By Cindy Lorah
The opening keynote address of the American Medical Group Association (AMGA) meeting in Orlando, March 15, featured Daniel Pink, author of A Whole New Mind and Drive, who shared his insight on the science of motivation and some of its implications for health care.
First, he looks at our “intrinsic” knowledge of motivation – what people generally believe and act on regularly. Namely, that rewarding a behavior gives you more of it and punishment for a behavior gives you less. Social scientists have basically been testing this “hypothesis” for years, and the result is that “sometimes” this holds true, but not nearly as often as we generally think…and this can lead to big mistakes.
This type of “IF – THEN” motivation (IF this action happens, THEN you will get this reward/punishment) has been shown to be great for simple and short-term tasks. However, it is not great for complex, long-term situations. One key study showed that as long as a task involves only mechanical skills, bonuses work as expected. However, once the task calls for “even rudimentary cognitive skills,” a larger reward led to poorer performance. Although this may seem wrong on a profound level, it is not surprising to social scientists. People love rewards and tend to focus intently on achieving them. However, if people need to think creatively and multi-dimensionally, you do not want to motivate single-minded focus.
An example pertaining to health care are studies looking at pay-for-performance initiatives. One study showed there “is not evidence that financial incentives can improve patient outcomes,” and a second showed that there is no evidence that pay-for-performance in hospitals led to a decrease in 30 day mortality.
To be clear, it is a fact that money is a motivator. It matters a lot, but its effects are nuanced. People are exquisitely tuned to norms of fairness. People need to be paid enough to “take money off the table” and to be perceived as being paid fairly.
Assuming “fair” compensation exists, there are 3 motivators for enduring performance: Autonomy, Mastery, and Purpose.
“Management” is a brilliant “technology” that has enabled a lot of growth, but it has a single focus – compliance. Increasingly, organizations are looking for engagement, not compliance. People don’t get engaged by being managed – they need to “get there by their own steam.” Great bosses are characterized by those who have high standards and provide a high level of autonomy. When people are given an amount of sovereignty over 4 T’s – Time, Technique, Team & Tasks – they will perform at a higher level.
A good example is Facebook’s hiring practices. The organization hires talent, but follows this by internal interviews that allow the teams to decide which group is the best fit for each new hire.
Other examples include the creation of “islands of autonomy” in which employees are encouraged to carve out regularly scheduled times (an hour or two per week, for example) to specifically focus on innovation, ways to better serve clients, or (in the case of Mayo Clinic) to do whatever they WANT. These initiatives have been shown to increase engagement, increase the number breakthrough ideas, and decrease burn-out.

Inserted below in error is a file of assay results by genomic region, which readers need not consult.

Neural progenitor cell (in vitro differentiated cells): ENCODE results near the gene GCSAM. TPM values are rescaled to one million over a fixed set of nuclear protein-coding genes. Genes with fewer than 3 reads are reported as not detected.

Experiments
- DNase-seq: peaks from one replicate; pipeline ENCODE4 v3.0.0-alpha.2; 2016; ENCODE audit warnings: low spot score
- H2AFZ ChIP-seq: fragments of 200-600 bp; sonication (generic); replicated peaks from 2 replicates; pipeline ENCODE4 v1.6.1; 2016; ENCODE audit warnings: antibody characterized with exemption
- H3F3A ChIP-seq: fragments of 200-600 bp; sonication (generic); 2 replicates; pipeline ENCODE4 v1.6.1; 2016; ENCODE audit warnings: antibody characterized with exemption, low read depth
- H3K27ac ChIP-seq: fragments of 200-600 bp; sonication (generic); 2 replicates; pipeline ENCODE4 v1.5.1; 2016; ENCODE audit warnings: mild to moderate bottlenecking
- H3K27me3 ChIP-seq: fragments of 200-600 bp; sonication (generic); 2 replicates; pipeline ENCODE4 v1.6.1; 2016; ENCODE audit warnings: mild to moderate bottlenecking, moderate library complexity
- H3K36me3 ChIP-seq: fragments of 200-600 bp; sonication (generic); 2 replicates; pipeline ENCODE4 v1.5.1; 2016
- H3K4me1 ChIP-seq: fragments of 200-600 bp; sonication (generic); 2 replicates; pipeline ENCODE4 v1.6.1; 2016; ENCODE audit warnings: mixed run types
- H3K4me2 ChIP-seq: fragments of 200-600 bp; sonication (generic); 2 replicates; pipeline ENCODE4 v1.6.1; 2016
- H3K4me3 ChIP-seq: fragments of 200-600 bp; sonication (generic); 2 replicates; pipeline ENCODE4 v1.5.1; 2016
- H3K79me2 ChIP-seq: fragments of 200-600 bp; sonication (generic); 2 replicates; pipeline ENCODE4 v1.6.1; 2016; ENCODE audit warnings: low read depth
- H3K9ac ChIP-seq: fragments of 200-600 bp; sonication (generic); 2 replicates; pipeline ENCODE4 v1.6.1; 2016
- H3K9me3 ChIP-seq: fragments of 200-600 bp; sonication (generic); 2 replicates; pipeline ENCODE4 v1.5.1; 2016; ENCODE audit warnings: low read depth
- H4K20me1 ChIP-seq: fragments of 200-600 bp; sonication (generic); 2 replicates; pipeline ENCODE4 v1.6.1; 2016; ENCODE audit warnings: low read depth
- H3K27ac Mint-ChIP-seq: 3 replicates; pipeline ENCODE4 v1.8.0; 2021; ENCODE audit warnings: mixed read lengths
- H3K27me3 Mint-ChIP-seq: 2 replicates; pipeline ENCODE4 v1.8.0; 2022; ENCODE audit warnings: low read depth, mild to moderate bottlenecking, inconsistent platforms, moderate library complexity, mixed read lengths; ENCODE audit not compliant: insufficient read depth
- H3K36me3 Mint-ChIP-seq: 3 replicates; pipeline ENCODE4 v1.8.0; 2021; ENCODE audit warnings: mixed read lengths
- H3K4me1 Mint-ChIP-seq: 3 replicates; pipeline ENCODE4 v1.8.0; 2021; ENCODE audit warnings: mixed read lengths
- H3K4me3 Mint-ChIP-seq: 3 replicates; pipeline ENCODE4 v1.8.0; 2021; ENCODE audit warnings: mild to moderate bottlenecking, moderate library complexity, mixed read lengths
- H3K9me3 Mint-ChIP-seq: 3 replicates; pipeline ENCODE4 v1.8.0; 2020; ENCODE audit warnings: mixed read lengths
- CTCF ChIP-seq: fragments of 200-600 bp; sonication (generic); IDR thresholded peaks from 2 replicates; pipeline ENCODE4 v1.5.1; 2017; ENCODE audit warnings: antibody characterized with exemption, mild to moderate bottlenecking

People like to do things they can get better at. This is a widely ignored phenomenon, but explains our interest in sports, playing musical instruments, etc. A Harvard study did an extensive study of daily work motivation and found that the biggest motivator is “…making progress in meaningful work.” This involves feedback, which most organizations are not set-up to provide well! Younger workers, especially, have grown up in a technological world that provides rich, regular, robust feedback. Compare this to the annual review process that provides irregular, untimely, usually unhelpful feedback. We need to work on increasing the “metabolism of feedback” in organizations and can start with encouraging people to “own” their own performance reviews by keeping track of their daily accomplishments and goals. He recommends the free version of iDoneThis, which will send you an email at the end of each day asking you what you accomplished and chronicling it for future reference.
People have a strong desire to feel a sense of purpose. Many hospitals, for example, have struggled with how to get clinicians to wash/sanitize their hands. In a study that compared the effectiveness of different messages encouraging hand hygiene, only the one that emphasized the benefits to the patient was effective. Managers typically spend a lot of time on how things should be done and give short-shrift to why they should be done. Bringing the why to the surface (especially in health care, where the why is so critical) is a powerful motivator.
Pink encourages checking out the resources and “autonomy audit” at his website: www.danpink.com